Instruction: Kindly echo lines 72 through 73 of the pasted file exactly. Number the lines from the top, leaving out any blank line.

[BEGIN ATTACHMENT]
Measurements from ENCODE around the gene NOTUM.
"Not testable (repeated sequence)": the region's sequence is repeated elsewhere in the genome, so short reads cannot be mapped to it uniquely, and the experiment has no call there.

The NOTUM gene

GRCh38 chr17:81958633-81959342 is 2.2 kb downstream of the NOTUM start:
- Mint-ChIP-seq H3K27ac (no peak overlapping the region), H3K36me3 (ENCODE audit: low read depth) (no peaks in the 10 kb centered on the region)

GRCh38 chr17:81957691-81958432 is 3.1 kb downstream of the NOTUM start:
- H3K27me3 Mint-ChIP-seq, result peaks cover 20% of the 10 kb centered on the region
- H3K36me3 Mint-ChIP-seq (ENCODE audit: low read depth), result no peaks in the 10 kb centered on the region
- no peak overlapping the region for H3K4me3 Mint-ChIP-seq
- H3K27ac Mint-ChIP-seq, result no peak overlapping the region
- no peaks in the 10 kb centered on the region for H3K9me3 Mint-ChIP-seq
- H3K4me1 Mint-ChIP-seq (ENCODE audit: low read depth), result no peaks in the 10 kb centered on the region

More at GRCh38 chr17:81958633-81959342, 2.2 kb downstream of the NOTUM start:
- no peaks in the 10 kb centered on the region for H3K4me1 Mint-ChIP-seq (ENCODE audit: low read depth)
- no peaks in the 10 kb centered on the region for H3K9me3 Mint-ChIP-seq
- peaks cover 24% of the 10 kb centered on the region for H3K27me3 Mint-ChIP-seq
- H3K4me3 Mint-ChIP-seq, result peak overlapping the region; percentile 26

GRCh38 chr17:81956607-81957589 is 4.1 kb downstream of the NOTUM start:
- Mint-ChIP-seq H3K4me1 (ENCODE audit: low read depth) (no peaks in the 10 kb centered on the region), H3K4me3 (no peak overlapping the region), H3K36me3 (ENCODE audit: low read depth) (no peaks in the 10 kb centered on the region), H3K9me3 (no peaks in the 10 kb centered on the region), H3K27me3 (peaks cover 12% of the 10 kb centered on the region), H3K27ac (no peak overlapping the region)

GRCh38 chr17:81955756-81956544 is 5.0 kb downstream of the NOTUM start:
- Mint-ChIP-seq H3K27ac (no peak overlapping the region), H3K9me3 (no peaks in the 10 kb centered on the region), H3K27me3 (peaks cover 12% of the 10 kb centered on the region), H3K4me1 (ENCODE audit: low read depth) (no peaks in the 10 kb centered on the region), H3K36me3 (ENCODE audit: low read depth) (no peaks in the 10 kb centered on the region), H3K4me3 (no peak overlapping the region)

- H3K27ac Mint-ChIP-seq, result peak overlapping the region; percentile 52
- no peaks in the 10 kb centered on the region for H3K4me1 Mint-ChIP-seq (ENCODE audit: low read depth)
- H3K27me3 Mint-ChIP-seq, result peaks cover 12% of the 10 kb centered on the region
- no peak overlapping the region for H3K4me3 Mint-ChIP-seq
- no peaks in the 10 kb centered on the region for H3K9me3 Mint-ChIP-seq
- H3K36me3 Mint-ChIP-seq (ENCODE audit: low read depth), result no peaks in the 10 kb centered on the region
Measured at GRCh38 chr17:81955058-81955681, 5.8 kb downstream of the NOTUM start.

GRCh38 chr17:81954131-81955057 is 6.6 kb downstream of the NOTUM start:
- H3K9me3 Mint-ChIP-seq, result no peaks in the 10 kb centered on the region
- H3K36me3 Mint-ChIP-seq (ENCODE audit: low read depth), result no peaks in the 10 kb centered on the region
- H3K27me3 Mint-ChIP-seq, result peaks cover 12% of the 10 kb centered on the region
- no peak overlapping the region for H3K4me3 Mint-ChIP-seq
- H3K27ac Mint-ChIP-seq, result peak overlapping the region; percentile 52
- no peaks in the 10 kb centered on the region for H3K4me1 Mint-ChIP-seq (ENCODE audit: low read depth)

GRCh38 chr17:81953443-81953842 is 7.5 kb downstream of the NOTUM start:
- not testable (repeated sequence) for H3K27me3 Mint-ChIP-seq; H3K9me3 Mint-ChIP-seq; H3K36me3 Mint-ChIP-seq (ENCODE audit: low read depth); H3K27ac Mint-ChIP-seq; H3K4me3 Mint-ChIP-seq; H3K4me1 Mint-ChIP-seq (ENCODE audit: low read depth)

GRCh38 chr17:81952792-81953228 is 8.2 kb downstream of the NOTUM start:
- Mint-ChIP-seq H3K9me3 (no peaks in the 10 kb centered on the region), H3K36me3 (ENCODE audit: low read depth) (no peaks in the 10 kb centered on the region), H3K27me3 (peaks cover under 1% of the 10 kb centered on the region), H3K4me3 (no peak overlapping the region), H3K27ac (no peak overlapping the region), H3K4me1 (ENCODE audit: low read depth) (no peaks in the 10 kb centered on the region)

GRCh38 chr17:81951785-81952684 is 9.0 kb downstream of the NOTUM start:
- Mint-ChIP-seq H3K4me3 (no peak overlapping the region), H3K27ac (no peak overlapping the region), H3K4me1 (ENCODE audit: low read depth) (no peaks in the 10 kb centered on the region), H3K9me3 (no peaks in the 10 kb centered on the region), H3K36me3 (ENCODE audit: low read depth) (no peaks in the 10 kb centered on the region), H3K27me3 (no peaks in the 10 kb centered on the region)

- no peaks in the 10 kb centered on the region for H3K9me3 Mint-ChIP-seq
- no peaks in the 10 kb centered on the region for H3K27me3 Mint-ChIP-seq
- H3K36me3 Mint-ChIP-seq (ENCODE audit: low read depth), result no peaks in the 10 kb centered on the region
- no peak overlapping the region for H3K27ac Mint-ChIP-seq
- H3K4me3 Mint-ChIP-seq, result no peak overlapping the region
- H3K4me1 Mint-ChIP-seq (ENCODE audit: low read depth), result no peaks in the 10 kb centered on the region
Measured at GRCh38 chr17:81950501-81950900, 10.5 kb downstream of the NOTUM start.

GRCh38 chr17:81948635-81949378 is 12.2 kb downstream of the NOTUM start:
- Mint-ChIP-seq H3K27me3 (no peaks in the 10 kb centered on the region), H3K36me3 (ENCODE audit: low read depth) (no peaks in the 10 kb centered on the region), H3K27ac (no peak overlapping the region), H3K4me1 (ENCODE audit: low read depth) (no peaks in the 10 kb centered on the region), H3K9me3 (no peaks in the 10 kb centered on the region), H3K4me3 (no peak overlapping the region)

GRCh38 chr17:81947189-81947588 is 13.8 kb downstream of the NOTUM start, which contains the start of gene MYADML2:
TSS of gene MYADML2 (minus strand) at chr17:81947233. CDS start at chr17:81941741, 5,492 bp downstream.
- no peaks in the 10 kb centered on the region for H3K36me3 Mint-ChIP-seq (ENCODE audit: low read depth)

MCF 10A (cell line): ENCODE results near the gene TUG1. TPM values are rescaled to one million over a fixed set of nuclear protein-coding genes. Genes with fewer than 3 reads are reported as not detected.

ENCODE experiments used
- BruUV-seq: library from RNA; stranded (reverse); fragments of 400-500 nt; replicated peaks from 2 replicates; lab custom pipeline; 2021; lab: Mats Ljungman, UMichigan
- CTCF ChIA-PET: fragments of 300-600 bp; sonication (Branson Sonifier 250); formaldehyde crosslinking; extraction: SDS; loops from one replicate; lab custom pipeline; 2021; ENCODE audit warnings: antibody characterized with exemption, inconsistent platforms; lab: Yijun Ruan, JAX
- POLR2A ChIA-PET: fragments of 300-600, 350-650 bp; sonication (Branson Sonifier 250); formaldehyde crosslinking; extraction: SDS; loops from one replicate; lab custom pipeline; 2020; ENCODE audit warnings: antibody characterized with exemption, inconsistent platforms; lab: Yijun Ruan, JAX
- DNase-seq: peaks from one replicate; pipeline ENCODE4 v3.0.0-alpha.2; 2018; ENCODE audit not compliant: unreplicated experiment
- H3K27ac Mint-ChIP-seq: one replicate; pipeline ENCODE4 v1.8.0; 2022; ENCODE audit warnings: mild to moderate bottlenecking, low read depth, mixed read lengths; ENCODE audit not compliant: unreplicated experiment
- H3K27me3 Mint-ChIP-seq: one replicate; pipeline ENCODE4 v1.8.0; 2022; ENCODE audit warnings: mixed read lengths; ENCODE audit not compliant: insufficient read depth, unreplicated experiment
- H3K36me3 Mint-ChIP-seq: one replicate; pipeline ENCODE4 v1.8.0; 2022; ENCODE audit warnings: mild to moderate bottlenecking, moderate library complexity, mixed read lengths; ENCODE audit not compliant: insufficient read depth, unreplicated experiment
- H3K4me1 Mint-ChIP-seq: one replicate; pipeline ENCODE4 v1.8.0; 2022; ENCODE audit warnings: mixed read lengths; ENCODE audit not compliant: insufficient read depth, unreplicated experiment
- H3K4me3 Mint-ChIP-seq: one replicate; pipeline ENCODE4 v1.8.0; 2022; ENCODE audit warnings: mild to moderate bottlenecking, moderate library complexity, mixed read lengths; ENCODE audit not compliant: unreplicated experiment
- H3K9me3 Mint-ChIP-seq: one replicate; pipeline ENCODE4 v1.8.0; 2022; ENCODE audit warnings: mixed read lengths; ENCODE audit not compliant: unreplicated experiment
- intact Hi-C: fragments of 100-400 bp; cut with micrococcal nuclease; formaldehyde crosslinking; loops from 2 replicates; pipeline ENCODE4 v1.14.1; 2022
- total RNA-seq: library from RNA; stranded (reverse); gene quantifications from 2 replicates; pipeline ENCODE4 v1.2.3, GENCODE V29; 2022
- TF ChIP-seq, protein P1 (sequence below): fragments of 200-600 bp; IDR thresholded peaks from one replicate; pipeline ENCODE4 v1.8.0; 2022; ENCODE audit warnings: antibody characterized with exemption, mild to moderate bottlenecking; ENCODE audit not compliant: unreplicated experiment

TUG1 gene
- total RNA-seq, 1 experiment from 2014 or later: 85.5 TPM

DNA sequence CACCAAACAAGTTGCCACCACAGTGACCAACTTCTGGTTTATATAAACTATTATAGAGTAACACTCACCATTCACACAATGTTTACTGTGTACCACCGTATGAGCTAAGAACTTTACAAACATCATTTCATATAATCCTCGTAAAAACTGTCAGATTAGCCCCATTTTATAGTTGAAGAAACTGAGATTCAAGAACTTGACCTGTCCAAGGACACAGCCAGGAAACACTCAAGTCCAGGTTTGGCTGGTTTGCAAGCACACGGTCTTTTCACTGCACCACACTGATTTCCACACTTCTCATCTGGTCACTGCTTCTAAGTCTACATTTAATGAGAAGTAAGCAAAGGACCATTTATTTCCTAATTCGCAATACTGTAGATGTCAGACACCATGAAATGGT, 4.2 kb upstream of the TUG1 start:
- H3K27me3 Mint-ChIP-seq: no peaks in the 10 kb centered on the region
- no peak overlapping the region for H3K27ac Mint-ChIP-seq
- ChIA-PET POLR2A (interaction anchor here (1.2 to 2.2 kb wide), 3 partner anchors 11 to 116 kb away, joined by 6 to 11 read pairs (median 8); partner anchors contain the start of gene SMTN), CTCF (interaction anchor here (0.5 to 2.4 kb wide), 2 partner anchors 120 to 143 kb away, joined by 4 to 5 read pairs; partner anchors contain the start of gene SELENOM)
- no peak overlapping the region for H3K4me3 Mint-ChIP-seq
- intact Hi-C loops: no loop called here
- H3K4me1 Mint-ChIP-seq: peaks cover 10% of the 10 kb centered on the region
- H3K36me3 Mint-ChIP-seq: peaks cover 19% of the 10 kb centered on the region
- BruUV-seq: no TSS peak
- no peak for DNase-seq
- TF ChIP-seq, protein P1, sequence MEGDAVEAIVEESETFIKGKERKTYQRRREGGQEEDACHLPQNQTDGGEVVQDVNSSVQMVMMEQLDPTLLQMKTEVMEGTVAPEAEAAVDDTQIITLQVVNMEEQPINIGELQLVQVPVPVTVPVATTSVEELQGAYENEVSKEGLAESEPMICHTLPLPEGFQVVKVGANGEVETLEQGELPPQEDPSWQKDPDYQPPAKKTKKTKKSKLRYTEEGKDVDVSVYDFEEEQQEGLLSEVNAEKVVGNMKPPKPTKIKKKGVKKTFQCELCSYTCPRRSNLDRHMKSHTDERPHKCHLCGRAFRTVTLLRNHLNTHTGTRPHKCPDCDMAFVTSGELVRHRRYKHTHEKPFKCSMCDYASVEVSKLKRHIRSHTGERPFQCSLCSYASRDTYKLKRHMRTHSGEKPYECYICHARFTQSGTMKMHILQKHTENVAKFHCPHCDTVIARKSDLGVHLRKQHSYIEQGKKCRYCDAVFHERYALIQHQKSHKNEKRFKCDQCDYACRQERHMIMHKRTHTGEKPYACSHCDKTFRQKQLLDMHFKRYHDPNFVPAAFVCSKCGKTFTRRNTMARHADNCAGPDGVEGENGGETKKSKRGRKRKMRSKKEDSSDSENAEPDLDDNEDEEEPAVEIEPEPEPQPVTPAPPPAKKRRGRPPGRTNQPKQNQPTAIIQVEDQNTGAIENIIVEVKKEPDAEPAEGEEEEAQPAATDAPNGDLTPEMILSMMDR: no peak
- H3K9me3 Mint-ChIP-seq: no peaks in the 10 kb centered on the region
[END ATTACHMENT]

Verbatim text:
- H3K27me3 Mint-ChIP-seq: no peaks in the 10 kb centered on the region
- no peak overlapping the region for H3K27ac Mint-ChIP-seq